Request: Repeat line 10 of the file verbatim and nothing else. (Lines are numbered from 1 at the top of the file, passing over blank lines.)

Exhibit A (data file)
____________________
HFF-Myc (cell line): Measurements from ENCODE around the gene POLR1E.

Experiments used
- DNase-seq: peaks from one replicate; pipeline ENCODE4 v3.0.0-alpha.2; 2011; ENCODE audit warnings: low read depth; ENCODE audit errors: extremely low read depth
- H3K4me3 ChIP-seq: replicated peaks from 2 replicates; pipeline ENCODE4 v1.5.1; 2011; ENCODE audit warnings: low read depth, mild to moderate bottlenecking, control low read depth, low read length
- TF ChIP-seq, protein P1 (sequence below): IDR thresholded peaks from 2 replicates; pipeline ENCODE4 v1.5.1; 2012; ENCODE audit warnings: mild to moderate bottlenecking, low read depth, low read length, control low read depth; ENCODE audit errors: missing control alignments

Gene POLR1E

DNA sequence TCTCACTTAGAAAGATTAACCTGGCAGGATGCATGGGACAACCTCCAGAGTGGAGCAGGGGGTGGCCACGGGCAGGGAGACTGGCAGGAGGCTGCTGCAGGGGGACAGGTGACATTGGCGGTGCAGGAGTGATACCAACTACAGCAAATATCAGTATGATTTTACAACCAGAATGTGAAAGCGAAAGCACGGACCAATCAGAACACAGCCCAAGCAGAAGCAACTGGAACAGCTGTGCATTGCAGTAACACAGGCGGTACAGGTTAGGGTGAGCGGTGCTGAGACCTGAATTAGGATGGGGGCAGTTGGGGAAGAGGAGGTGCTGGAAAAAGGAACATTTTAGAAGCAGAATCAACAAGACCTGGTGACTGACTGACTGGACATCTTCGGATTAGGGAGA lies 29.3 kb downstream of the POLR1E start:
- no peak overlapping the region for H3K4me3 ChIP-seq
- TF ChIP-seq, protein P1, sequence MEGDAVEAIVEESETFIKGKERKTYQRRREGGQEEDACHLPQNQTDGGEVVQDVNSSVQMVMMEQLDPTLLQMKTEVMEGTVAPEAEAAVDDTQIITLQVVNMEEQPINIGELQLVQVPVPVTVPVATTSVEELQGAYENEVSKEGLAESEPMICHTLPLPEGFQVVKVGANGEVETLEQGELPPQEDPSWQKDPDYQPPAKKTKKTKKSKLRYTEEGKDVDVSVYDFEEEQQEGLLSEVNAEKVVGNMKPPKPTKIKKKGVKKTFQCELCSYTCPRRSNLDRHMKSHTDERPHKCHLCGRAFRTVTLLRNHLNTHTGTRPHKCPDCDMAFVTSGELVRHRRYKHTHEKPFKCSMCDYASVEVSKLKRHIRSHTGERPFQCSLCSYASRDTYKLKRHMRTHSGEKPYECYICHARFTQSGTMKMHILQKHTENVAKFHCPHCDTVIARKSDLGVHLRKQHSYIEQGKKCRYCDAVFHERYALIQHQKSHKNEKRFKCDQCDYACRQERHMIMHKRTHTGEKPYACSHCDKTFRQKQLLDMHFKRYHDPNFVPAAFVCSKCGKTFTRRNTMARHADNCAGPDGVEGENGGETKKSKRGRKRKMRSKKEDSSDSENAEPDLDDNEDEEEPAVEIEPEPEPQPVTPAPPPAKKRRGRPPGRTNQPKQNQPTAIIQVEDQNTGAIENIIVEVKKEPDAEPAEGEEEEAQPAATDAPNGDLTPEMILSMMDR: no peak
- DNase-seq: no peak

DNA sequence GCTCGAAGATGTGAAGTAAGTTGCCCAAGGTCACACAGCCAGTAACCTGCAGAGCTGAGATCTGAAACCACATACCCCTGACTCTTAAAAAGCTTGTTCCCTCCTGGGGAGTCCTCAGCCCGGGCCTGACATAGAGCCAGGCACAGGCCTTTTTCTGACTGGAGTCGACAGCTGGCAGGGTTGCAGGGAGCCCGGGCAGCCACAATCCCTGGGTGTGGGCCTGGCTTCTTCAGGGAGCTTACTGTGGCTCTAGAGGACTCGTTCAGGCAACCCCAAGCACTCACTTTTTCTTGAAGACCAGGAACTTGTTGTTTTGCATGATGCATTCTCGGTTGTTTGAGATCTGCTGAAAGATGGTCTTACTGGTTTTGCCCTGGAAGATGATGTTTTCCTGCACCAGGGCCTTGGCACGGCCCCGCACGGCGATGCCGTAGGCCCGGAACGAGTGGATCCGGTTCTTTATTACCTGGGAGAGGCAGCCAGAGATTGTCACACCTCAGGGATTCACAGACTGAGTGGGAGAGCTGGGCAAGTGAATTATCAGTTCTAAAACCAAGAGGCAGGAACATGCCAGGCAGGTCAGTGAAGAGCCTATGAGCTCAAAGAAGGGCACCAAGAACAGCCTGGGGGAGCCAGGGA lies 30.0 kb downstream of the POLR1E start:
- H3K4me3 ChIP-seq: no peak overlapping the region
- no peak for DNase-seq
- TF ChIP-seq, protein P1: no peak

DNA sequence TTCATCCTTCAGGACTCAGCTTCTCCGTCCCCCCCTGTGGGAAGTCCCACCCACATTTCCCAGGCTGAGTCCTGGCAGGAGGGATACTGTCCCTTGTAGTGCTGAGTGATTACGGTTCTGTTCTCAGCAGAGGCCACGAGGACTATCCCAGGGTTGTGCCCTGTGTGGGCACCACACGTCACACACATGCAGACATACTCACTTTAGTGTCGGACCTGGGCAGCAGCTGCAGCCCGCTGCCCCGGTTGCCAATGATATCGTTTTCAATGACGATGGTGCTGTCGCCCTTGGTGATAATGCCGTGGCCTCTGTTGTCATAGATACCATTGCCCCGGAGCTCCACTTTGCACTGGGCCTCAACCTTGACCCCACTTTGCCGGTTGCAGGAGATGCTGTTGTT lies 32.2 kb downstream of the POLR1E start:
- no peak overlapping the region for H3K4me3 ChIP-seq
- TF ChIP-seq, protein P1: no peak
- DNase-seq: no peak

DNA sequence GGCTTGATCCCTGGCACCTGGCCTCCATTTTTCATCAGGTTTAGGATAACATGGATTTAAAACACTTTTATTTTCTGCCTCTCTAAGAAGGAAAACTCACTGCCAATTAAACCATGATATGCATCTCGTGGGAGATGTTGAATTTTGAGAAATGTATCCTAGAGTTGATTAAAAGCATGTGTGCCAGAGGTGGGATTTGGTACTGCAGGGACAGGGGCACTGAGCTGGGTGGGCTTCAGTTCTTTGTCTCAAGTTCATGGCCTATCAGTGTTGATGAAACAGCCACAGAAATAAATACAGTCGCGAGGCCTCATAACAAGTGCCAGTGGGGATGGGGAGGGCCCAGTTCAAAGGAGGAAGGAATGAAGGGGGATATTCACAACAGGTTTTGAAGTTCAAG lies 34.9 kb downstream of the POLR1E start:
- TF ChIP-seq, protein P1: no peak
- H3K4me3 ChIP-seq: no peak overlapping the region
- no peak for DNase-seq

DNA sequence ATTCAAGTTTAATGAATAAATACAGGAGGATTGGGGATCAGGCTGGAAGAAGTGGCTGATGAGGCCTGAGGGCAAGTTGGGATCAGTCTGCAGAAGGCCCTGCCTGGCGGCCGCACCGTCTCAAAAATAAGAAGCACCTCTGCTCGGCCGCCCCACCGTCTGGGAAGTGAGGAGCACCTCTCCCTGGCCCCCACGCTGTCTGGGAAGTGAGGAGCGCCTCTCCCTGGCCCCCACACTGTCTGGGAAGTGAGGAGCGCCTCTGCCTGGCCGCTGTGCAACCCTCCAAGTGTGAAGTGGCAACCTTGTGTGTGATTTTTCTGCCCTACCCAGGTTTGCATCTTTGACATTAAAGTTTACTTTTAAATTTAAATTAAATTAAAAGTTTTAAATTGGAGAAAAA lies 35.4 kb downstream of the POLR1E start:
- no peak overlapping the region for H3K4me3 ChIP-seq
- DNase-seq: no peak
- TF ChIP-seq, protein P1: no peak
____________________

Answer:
- DNase-seq: no peak